INSIDE THE BRAIN
A Tour of How the Brain Works
In this, Part 1, we demonstrate the actions of a normal Brain here. Once you are at the bottom of the page you can click the link to see Part 2. We acknowledge the help and support from © 2023 Alzheimer’s Association www.alz.org All rights reserved. Illustrations by Stacy Jannis.
Your brain is nourished by one of your body’s richest networks of blood vessels. When you are thinking hard, your brain may use up to 50 percent of the fuel and oxygen.
With each heartbeat, arteries carry about 20 to 25 percent of your blood to your brain, where billions of cells use about 20 percent of the oxygen and fuel your blood carries.
The whole vessel network includes veins and capillaries in addition to arteries.
The Cortex: “Thinking Wrinkles”
Your brain’s wrinkled surface is a specialized outer layer of the cerebrum called the cortex. Scientists have “mapped” the cortex by identifying areas strongly linked to certain functions.
The left half controls movement on the right side of the body and the right half controls the left side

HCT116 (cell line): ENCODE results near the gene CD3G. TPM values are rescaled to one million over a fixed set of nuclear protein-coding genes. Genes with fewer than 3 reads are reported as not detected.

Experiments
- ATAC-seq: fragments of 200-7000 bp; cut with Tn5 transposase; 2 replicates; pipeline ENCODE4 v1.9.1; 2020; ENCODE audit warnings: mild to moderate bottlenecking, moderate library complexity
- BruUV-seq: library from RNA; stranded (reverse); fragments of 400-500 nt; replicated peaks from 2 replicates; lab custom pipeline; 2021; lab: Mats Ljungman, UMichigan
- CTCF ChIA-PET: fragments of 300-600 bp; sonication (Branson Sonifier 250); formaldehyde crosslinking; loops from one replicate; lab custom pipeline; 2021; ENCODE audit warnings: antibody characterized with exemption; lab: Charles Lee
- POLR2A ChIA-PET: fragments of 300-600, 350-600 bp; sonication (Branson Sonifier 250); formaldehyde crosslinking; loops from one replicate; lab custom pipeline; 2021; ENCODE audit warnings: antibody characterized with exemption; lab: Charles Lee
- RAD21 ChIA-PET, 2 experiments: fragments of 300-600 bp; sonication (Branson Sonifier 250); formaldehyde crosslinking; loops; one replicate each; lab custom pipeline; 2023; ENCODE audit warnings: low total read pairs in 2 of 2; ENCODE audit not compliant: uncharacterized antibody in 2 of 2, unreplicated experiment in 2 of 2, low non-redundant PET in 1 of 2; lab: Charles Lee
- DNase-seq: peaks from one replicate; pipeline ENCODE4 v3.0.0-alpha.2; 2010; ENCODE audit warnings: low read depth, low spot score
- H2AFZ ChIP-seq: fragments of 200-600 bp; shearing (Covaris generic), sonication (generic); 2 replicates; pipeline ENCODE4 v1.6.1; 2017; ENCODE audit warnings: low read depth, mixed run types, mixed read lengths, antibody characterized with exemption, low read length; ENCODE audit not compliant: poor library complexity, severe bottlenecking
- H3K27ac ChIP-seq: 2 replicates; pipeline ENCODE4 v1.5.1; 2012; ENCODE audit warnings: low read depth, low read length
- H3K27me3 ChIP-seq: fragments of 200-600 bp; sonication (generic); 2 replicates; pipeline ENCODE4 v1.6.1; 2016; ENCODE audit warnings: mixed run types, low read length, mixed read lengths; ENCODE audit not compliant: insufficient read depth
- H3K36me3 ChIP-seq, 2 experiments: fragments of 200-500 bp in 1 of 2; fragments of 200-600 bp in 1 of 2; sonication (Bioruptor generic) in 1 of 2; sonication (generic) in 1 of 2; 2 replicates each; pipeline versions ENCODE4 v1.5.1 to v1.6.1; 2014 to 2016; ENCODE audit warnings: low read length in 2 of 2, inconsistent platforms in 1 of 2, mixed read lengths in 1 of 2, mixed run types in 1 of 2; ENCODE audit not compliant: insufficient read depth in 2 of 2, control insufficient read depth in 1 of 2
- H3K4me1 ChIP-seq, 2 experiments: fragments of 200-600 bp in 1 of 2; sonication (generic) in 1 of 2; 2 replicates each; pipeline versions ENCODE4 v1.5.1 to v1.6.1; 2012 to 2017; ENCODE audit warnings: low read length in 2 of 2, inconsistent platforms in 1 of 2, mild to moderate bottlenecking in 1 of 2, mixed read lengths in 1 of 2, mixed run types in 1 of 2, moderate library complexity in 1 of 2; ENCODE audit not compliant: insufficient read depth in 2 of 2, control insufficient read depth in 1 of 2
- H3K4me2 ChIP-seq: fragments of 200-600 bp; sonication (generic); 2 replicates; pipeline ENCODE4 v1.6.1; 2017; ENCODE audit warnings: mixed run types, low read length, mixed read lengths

The Neuron Forest
Neurons are the chief type of cell destroyed by Alzheimer’s disease.
An adult brain contains about 100 billion nerve cells.
Branches connect the nerve cells at more than 100 trillion points. Scientists call this dense, branching network a “neuron forest.”
Signals traveling through the neuron forest form the basis of memories, thoughts, and feelings.
The real work of your brain goes on in individual cells. The neurotransmitters travel across the synapse, carrying signals to other cells. Scientists have identified dozens of neurotransmitters. Alzheimer’s disease disrupts both the way electrical charges travel within cells and the activity of neurotransmitters.
Signals that form memories and thoughts move through an individual nerve cell as a tiny electrical charge.
Nerve cells connect to one another at synapses.
When a charge reaches a synapse, it may trigger the release of tiny bursts of chemicals called neurotransmitters.
100 billion nerve cells. 100 trillion synapses. Dozens of neurotransmitters. This “strength in numbers” provides your brain’s raw material. Over time, our experiences create patterns in signal type and strength. These patterns of activity explain how, at the cellular level, our brains code our thoughts, memories, skills and sense of who we are.